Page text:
Power and Mobility (P&M)


by J. Mackey; S. Goldsack; S. Dick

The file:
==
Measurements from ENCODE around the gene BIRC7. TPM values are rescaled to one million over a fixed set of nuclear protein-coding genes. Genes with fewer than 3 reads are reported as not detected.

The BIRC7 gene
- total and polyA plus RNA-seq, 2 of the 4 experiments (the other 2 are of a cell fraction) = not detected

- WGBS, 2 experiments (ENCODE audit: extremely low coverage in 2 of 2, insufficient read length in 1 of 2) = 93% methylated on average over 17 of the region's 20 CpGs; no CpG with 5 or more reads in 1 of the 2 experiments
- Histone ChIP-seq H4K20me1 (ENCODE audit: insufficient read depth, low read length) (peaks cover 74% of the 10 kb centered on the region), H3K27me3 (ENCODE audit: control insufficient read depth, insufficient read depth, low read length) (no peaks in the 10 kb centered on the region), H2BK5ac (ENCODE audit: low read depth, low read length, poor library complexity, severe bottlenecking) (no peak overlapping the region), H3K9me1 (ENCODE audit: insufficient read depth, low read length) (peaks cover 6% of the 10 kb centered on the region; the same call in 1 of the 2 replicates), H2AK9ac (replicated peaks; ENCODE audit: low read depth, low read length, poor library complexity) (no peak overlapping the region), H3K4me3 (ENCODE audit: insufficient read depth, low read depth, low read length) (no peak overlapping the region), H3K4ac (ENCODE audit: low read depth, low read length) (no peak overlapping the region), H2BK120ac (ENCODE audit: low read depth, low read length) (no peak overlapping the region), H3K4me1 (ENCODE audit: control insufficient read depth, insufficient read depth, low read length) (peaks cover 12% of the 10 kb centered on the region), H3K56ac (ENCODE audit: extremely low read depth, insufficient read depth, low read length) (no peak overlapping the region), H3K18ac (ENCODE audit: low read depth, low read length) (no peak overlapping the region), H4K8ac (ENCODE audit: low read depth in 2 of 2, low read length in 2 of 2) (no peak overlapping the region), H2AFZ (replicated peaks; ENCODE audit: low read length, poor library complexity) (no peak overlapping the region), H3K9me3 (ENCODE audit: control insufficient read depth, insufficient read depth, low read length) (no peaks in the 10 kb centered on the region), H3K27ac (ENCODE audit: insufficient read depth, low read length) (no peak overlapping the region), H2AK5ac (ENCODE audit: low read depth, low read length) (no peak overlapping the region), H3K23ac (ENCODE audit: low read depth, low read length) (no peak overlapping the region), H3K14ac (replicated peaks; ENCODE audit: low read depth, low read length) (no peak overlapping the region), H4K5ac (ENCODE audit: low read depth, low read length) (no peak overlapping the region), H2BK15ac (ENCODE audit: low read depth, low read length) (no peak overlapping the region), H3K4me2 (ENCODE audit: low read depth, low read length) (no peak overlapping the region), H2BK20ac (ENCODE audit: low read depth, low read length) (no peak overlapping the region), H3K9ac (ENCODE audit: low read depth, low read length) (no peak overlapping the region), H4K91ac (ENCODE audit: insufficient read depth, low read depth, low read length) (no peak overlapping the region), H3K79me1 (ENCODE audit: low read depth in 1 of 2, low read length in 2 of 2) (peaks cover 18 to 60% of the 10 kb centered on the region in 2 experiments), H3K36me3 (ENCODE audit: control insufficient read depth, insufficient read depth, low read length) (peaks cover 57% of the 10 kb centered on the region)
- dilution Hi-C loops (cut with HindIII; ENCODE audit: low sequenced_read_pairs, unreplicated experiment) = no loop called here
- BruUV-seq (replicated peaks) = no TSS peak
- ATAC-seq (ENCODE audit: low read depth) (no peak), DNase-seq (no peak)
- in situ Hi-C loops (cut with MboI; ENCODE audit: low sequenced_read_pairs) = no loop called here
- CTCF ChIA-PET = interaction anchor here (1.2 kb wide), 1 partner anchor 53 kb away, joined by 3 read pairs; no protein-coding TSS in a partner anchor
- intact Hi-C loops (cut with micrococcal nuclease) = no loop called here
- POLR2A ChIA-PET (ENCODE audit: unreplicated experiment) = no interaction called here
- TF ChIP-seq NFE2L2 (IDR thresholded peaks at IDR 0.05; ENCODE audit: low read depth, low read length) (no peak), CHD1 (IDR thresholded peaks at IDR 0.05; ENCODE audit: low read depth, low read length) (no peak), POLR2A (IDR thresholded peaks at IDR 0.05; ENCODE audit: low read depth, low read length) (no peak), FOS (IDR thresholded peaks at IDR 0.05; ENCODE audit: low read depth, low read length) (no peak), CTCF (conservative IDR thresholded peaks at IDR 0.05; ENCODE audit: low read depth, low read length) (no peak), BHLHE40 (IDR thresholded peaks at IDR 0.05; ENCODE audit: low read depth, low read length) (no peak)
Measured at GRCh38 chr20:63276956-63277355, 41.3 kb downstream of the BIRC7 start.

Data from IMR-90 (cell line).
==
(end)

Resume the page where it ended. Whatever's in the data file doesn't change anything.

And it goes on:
The series Hybrid-Electric Drive (HED) architecture brings a significant range of potential benefits to military ground platforms. Electric-drive wheeled vehicles can feature electric traction motors in a conventional driveline, but also offer potential for motor incorporation into the axle or the wheel hub. The implementation of in-wheel hub drives presents challenges both in their design and to the overall vehicle system. However, by overcoming these challenges, the vehicle designer is rewarded with greatly increased freedom in vehicle hull and suspension design and numerous other benefits arising from the elimination of much of the mechanical driveline and the provision of individual wheel control. Many hub drive development programs of the previous two decades that have produced demonstrator vehicles have been typified by a large wheel rim size in order to accommodate a traction motor of sufficient power to achieve both peak output torque requirements and peak rotational output speed through a single reduction ratio. In some cases, traction motor rating has also been driven by the need to provide full vehicle braking capability by absorbing energy in regeneration. The need for a large wheel rim limits the further development and adoption of hub drives, as it implies excessive un-sprung mass, reduced off-road tire performance, and limited off-the-shelf tire compatibility. Large motor size also implies proportionately large powerelectronics. QinetiQ Limited are developing next-generation hub drives as part of DARPA’s Ground-X Vehicle Technologies program, as well as under QinetiQ IRAD, with the aim of overcoming these obstacles by integration of a small, power- dense permanent magnet motor with a three-speed planetary reduction gearbox and liquid-cooled friction disk brake, packaged within the space-claim of the standard 20” wheel rim. The motor design has demonstrated capability to deliver power to exceed the power-to-weight ratio of present-day military platforms. Incorporation of a multi-ratio integrated gearbox allows the hub performance envelope to extend to both high-tractive torque at low speed for obstacle crossing/gradability, and to high vehicle speeds for on-road use. Using a cooled integrated friction brake allows for dissipation of braking energy far in excess of the rated power of the traction motor to ensure full braking capability. This system has been successfully demonstrated to TRL-5 within the space claim of a standard 20” military wheel rim. This effort takes the state of the art a significant step closer toward wide adoption of hub drives as a critical building block in the HED vehiclearchitecture.